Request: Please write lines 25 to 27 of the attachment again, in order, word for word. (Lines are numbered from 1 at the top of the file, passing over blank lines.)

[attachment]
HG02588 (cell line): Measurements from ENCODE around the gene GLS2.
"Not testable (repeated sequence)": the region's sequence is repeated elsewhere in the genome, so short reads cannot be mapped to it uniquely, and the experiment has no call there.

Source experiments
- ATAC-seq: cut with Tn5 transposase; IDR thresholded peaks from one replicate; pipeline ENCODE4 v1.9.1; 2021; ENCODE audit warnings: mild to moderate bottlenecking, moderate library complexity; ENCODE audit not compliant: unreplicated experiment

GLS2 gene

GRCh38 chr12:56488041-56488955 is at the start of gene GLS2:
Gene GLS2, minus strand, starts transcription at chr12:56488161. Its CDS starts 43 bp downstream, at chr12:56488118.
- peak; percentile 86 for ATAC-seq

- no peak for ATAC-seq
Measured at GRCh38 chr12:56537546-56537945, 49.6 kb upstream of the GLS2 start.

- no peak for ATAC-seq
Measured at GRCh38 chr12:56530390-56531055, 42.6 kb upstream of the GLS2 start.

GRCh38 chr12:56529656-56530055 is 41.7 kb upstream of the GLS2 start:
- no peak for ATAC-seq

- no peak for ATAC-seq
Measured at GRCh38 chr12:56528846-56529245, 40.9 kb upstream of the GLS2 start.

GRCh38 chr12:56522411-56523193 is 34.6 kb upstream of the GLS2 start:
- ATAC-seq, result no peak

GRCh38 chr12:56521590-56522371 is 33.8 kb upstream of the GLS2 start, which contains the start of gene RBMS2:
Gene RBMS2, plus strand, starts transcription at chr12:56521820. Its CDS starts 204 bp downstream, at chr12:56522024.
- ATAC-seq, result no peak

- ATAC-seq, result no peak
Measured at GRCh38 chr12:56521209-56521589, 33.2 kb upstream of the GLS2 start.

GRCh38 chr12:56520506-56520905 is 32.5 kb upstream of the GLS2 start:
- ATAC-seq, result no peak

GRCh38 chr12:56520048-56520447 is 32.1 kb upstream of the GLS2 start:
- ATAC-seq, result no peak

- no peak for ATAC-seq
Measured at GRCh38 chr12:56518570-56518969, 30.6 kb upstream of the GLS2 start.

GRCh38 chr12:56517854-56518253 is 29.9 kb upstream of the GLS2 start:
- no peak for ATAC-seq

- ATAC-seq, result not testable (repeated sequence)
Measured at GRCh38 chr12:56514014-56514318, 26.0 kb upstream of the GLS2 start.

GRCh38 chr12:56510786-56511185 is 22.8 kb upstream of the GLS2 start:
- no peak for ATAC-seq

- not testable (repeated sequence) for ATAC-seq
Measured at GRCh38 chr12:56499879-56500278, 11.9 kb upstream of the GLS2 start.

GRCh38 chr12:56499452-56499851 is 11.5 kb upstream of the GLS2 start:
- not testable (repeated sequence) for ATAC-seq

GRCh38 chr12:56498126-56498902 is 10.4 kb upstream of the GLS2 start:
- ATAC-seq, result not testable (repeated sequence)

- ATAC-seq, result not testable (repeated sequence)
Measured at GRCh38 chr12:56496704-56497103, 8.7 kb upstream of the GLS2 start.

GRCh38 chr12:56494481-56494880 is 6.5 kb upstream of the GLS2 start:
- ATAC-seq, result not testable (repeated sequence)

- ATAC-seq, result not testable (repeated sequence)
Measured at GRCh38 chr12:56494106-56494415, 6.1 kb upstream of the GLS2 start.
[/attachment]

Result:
- ATAC-seq, result no peak

GRCh38 chr12:56520048-56520447 is 32.1 kb upstream of the GLS2 start:
- ATAC-seq, result no peak